Personal Finance > Taxes

Biggest deduction myths
From SUVs and diets to police lunches and work clothes: What you're sure is deductible may not be.
April 9, 2004: 3:10 PM EDT
By Jeanne Sahadi, CNN/Money senior staff writer

NEW YORK (CNN/Money) In case you had any doubts, let's be clear: The U.S. tax code isn't a myth. Byzantine maybe, but not mythic.

Nevertheless, there are certain myths about tax breaks held dear by some taxpayers that are worth debunking before anyone tackles their 1040 this year.

Have a gander at these untrue notions:

Uncle Sam will help you buy that SUV. That may be what a dealer told you, but since when is a car dealer your go-to source for tax information?

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Some consumers, apparently, have come to believe they can get a tax credit just for buying an SUV, according to the National Association of Tax Professionals. Not so.

There was legislation being kicked around in Washington at one point that would have offered a tax credit to buyers of hybrid SUVs, but it didn't become law. (There is, however, a clean fuel tax deduction up to $2,000 offered to owners of some hybrid vehicles, including some Honda models and the Toyota Prius.)

There is a tax break for SUV buyers who are small business owners. In a controversial move, the U.S. government decided to allow taxpayers to write off up to $100,000 for the purchase of a new SUV in the year it is purchased so long as the vehicle is used for business purposes and weighs more than 6,000 pounds.

There is not, however, any tax break if you buy an SUV to tote around your brood.

Hey, honey, guess what? We can write off the house. For some who run home-based businesses, "the myth is you can write off 100 percent of your home," said enrolled agent David Mellem of Ashwaubenon Tax Professionals. The truth is you can only write off the portion of your home that is dedicated to your business.

Among some part-time telecommuters, there is also an assumption that you'll automatically qualify for a home office deduction of some sort. But as with so much in the tax code, the answer "it depends" usually applies.

"The home office deduction is more nuanced than people think," said Jackie Perlman, a senior tax analyst for H&R Block.

For instance, she said, if you work at home occasionally because you prefer it to your cubicle, you may not be able to deduct any home-office expenses since your employer has already provided a space for you at work and has not required that you work at home.

Have medical receipts; will deduct away. Medical expenses may be deductible if -- and it's a huge "if" -- they exceed 7.5 percent of your adjusted gross income (AGI).

That's a higher threshold than you may think and the payoff once you reach it may not be huge. That's because if you do manage to spend 7.5 percent of your AGI in out-of-pocket medical expenses, you'll only be able to deduct the amount above that 7.5 percent.

Remember, "out-of-pocket" means expenses that are not eligible for reimbursement from your health insurer or from your flexible spending plan. "You can't double dip on that," Perlman said.

Say, for example, your AGI is $80,000. To qualify for a medical expense deduction, you'd need to spend more than $6,000 out of pocket. So if you spent $6,010, you'd only get to deduct $10. And that $10 deduction would only reduce your tax liability by $2.50 if you're in the 25 percent tax bracket ($10 X 0.25).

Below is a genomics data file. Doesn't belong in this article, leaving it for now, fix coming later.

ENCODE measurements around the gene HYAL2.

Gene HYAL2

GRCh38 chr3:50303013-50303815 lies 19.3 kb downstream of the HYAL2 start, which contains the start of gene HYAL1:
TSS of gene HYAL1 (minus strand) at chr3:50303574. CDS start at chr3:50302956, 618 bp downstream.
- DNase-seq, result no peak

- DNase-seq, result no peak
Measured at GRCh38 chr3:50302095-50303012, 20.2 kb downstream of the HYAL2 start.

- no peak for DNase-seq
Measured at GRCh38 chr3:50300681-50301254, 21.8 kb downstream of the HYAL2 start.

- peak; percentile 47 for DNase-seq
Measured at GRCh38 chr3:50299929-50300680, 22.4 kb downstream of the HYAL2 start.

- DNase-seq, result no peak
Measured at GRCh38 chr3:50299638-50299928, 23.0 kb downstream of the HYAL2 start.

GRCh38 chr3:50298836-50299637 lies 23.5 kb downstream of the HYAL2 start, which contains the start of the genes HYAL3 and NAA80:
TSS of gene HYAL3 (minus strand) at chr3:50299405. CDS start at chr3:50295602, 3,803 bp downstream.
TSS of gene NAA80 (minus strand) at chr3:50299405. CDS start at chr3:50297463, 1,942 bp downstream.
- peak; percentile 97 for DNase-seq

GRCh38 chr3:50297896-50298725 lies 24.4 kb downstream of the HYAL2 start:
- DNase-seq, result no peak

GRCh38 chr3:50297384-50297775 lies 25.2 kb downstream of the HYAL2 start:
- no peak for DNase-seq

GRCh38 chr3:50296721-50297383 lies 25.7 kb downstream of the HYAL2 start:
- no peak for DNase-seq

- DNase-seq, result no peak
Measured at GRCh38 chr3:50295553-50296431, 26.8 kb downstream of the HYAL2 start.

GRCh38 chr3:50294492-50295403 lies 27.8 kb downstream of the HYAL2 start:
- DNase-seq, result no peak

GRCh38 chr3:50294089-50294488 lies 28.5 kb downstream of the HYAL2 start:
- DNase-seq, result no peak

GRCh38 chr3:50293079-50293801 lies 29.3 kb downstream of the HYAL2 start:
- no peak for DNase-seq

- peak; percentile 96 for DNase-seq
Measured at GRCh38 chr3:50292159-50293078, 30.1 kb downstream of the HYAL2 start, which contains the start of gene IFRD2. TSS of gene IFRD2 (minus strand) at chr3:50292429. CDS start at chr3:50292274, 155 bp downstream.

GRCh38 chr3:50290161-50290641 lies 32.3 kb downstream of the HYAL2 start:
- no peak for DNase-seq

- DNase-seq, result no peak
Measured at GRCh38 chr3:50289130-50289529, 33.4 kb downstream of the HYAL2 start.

What if you were lazy and didn't submit expenses from reimbursement to your insurer? It's not like you got money for them, so you figure you can include that in your 7.5 percent floor, right? Nice try. If expenses are reimbursable, they are not deductible, Perlman said.

I've dieted, now I'm ready to deduct. That weight-reduction program has done wonders for your waistline, but it probably won't shrink your tax bill.

A weight-loss program may qualify as a deductible medical expense, but only if it meets certain requirements. You can't deduct it unless it your physician prescribed it and it was intended to treat a particular disease.

Obesity is considered a disease, so if you are legitimately obese, that would count. Or if you're not obese but are told to lose weight to, say, lower your blood pressure, that also might make the program a deductible expense.

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But even if you meet those criteria, the cost of a weight-loss program is still subject to the same AGI threshold restrictions as other medical expenses (see above).

So, too, are programs designed to help you quit smoking. Unlike a weight-loss program, however, you don't need a physician's prescription to join a smoking-cessation program.

For more on what are considered deductible medical expenses, click here.

Cops on the beat gotta eat, right? Every year, enrolled agent Cindy Hockenberry of the National Association of Tax Professionals gets asked the same question: Policemen (and firemen) may deduct a per diem for meals eaten while they're on duty, right?

Every year she gives the same answer: No. "It's just a bad rumor that keeps going around. And it won't go away," she said.

I got the nicest dress for work. I can't wait to write it off. In most professions, you might be fired if you came to work in the buff (to say nothing of getting arrested on your way to the office). But just because you have to get dressed for work doesn't mean you get to deduct the cost of your clothes as a work expense.

There is one exception, Hockenberry said. You may deduct the cost of your work clothes if your employer requires you to buy clothing that is specifically not made for everyday wear, such as a uniform or clothing with a company logo.  Top of page

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